Does Jackson have the mental and physical tools to run a more traditional NFL offense? Absolutely. But there's a saying about not fixing things that are not broken, and the 2018 Ravens were dangerous because what they did offensively wasn't traditional.
Buffalo Bills: A Patchwork Receiving Corps
Like the Ravens, the Buffalo Bills are hoping their quarterback, Josh Allen, can make the second-year jump in 2019. Also like the Ravens, the Bills are hoping that Allen can become less of a running quarterback and utilize his arm talent more.
The question is whether the Bills have put enough receiving talent around Allen to accomplish this goal.
Buffalo revamped its receiving corps this offseason, bringing in the likes of John Brown, Cole Beasley and tight end Tyler Kroft. However, there isn't a true No. 1 receiver on the roster, and there's no telling if this patchwork collection of complementary receivers will be enough to push Allen to the next level as a passer.
Adding to the uncertainty is that Kroft is already out for the next several months with a broken foot.
Carolina Panthers: Cam Newton's Health
Quarterback Cam Newton wasn't the same MVP-caliber player late in the 2018 season as he struggled with a lingering shoulder issue, and the Carolina Panthers offense suffered.
There's at least a chance Newton will never again be the same player, which is a big red flag for the Panthers. He's currently recovering from shoulder surgery, and that can be problematic for quarterbacks—just ask Andrew Luck.
Add in the fact that offensive coordinator Norv Turner is still trying to tweak Newton's throwing mechanics, and there's a substantial amount of uncertainty surrounding Carolina's franchise quarterback heading into 2019.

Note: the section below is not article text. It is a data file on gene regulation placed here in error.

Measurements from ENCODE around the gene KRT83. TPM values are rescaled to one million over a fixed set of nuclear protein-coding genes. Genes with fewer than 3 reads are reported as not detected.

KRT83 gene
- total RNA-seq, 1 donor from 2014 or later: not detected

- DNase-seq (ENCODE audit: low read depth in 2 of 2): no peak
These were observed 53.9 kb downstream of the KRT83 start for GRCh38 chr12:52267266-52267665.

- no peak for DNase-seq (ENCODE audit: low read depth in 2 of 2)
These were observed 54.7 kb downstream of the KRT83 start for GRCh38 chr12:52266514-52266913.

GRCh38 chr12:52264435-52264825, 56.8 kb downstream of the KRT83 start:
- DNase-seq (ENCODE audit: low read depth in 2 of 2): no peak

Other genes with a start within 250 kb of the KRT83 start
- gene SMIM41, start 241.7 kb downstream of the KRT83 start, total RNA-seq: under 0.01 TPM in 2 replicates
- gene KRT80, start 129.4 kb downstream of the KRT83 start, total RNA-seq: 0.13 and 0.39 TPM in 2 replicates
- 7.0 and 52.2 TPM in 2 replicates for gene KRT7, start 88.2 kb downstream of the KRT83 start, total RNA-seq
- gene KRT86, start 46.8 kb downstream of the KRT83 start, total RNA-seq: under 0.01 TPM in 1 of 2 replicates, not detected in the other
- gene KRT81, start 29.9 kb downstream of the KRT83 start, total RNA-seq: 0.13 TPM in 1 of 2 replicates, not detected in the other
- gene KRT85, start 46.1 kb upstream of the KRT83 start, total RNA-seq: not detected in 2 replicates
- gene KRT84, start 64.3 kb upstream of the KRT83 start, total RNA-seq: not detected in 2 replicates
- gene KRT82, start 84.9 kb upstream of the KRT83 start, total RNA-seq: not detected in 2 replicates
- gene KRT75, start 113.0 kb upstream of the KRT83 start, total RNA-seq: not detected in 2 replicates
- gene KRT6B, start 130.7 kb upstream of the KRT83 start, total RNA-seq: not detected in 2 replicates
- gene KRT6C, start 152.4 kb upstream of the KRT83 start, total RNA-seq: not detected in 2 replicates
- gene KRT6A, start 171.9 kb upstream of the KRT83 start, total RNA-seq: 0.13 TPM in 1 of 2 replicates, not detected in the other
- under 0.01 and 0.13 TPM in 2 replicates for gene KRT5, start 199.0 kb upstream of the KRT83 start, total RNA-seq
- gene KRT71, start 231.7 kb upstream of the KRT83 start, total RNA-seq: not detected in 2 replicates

Chicago Bears: Uncertainty at Kicker
The Chicago Bears saw their 2018 playoff run come crashing to an end when Cody Parkey's potential game-winning kick against the Philadelphia Eagles clanked off the goal post.
Kicker is one roster spot the Bears desperately want to improve in 2019.
However, Chicago still doesn't have a front-runner in the kicking competition with training camp rapidly approaching.
The Bears did recently narrow the field to Eddy Pineiro and Elliott Fry, waiving third kicker Chris Blewitt, but the starting job is still up for grabs—a red flag for a team that is fairly solidified at most other positions.
Cincinnati Bengals: Linebacker
The Cincinnati Bengals parted with longtime defensive leader—and regular fine-payer—Vontaze Burfict in free agency. Cincinnati then missed out on linebacker Devin Bush in the draft when the Pittsburgh Steelers traded ahead of it to grab the Michigan product. They didn't add a linebacker until taking Germaine Pratt in Round 3.
This leaves Cincinnati's defense with a notable hole at the linebacker position.
The Bengals have some solid linebackers, like Nick Vigil and Preston Brown, but they don't have a true playmaker at the second level. This is a big red flag for a defense that ranked 29th against the run and dead last against the pass in 2018.
Cleveland Browns: A First-Time Head Coach
The Cleveland Browns have talent. For the first time in a long time, they also have genuine expectations heading into 2019. This means that new head coach Freddie Kitchens—who has never been a head coach before—is going to face a lot of pressure.